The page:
Risdon Brook Dam

Education & Tours

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Customer education 

Water is a valuable resource; it is essential for life and is recycled continually.  Humans directly impact the quality and quantity of water available every single day.

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  • Have you ever wondered why water is treated?
  • Do you know where your local drinking water catchment is?
  • How is wastewater treated?
  • What has public health got to do with treated water?
  • How can you make a difference in conserving water and protecting the environment?
  • What is the urban water cycle?

Answers to those questions and many others can be provided through TasWater's customer education programs. 


We make it easy for customers, community groups, teachers and students to learn about and understand the connection between our homes and businesses, the water treatment process, public health and the environment through the following ways:

Don't flush it!


TasWater crews remove more than 500 kilograms of wet wipes, sanitary products, cotton buds and nappies from our sewerage system every week – and that’s just in Launceston! If in doubt about what you can flush, remember the 3Ps (pee, poo, and paper). You can also check out our cheeky animation “Don’t flush it!”, reproduced here with thanks to Goulburn Valley Water.

 

Presentations

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Our talented TasWater staff are always happy to share their knowledge about our industry with your professional, community or service group meetings.  

Presentation content can include updates about your local treatment plants, unpacking water and sewerage charges, discovering what Trade Waste is, understanding our role when developing properties and learning about water quality and our efforts to protect the environment.  

If you would like TasWater to present at your meeting or community event, please click here.

Teacher resources

TasWater has developed a range of lesson plans and activities that focus on developing students’ understanding of:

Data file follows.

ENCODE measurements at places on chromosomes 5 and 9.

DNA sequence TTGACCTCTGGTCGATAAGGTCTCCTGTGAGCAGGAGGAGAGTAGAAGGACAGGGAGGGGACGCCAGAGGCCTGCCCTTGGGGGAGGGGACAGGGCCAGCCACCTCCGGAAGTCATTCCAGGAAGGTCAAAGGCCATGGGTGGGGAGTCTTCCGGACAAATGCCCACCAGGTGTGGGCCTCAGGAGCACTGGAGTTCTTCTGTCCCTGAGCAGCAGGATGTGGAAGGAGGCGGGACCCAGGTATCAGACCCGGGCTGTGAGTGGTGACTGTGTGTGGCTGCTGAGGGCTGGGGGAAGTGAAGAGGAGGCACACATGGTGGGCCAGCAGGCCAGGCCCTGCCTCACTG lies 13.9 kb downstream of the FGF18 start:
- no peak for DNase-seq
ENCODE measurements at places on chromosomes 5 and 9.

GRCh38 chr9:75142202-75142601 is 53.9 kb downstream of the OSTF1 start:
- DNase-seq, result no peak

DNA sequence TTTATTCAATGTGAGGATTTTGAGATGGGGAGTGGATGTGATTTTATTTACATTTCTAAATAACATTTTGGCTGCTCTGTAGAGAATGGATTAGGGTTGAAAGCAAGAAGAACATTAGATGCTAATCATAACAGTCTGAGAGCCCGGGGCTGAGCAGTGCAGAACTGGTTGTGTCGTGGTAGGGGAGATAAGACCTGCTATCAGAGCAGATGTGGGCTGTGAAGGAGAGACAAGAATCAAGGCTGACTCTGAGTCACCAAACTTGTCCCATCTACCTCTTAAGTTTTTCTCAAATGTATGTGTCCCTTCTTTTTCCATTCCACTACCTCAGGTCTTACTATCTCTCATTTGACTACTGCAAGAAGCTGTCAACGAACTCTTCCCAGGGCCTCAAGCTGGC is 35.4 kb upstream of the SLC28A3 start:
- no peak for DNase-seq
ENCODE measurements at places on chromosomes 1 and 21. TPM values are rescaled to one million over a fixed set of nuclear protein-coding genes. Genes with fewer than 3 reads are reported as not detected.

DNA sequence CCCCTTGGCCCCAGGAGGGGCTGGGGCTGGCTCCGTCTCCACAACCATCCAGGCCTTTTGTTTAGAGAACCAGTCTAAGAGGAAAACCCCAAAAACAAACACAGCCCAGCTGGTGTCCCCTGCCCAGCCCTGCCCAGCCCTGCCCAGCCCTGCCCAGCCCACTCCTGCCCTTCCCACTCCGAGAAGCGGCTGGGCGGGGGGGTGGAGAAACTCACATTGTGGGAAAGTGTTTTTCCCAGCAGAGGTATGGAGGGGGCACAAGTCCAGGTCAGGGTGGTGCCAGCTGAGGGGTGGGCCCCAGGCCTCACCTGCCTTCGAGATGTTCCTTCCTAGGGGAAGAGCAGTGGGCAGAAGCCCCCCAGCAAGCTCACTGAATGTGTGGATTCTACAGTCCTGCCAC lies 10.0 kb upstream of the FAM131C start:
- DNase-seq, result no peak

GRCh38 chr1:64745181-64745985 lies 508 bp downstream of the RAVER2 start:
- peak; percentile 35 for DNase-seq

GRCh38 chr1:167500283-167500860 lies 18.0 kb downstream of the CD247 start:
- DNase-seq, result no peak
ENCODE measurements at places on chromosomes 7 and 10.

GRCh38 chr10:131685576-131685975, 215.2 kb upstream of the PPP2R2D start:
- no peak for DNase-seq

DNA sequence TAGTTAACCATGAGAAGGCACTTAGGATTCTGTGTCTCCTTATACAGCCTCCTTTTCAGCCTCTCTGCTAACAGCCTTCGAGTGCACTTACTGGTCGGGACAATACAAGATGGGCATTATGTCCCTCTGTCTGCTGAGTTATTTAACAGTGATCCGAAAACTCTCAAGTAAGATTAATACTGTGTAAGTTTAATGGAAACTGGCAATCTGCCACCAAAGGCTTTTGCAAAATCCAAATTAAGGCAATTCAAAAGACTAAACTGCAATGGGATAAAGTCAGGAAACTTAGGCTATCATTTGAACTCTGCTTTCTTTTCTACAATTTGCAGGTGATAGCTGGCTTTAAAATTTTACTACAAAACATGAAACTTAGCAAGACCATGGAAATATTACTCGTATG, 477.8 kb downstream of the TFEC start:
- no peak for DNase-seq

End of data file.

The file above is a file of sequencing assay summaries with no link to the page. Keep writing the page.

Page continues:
•  The natural and urban water cyclesDiscoloured water photo.jpg

  •  Environmental impacts on water
  •  Making water safe to drink
  •  Conserving water
  •  Water for health
  •  Where sewage comes from
  • How sewage is treated

TasWater has developed a series of lesson plans for teachers and some Activity Sheets for students for Prep through to Year 8.  Each Lesson Plan is aligned with ACARA and the associated activities have been carefully designed to reinforce learning outcomes.


The Australian Water Association also has heaps of resources available to help you in the classroom. Click here for more information

Tours of treatment plants

Kate tour jesus hand resized.jpg TasWater are keen to share with customers how their water is treated.  Opportunities for the public to view our treatment plants will be advertised through our socials and under the events heading below.

Treatment plant tours are still open to higher education institutions.  Bookings must be made through the online booking form where you will find our terms and conditions of entry.

Events

The TasWater education team regularly participates in events around the state to share information on our business, infrastructure programs, and innovation. Notice of events that TasWater hosts or participates in will be advertised made through traditional (i.e. newspaper) and social media channels. To stay informed with not just events but also public notices join us on our Facebook page https://www.facebook.com/TasWater1/

Annual events you can expect to see TasWater at include:

National Science Week which is held in August each year at various locations around the state,

National Water Week in October is a state-wide event that is kicked off earlier in the year by our Primary Schools Poster Competition,

Open House (Hill Street Reservoir) Hobart during November.

If you have an event that you would like TasWater to attend, please email education@taswater.com.au


Meet the Education Officer

Teleah

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With experience across a variety of federal, state and non-governmental roles, Teleah has expertise in community education and stakeholder engagement. A science educator by training, she has developed and delivered numerous environmental education projects that promote capacity building both in schools and the broader community.

Defaulting to the big picture perspective, Teleah’s style of thought balances an appreciation of the here and now with longer-term impacts and possibilities. She also has the added strength of being able to grasp complex issues and convey this understanding to others in a clear articulate manner.

Joining TasWater on a temporary backfill, Teleah is happiest when working face-to-face with the community.

Teleah Healy - Education Officer (South)

P: 6237 8506 or M: 0439 244 691

Kate

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Kate started work with Southern Water in 2009.  As a result of the TasWater merge, Kate has become the education officer for Southern Tasmania. 


Kate learns about the TasWater water and sewage treatment and delivery systems so that she can share her passion for understanding and knowledge with our customers through school visits and community information sessions.


Kate Beard - Education Officer (South); on leave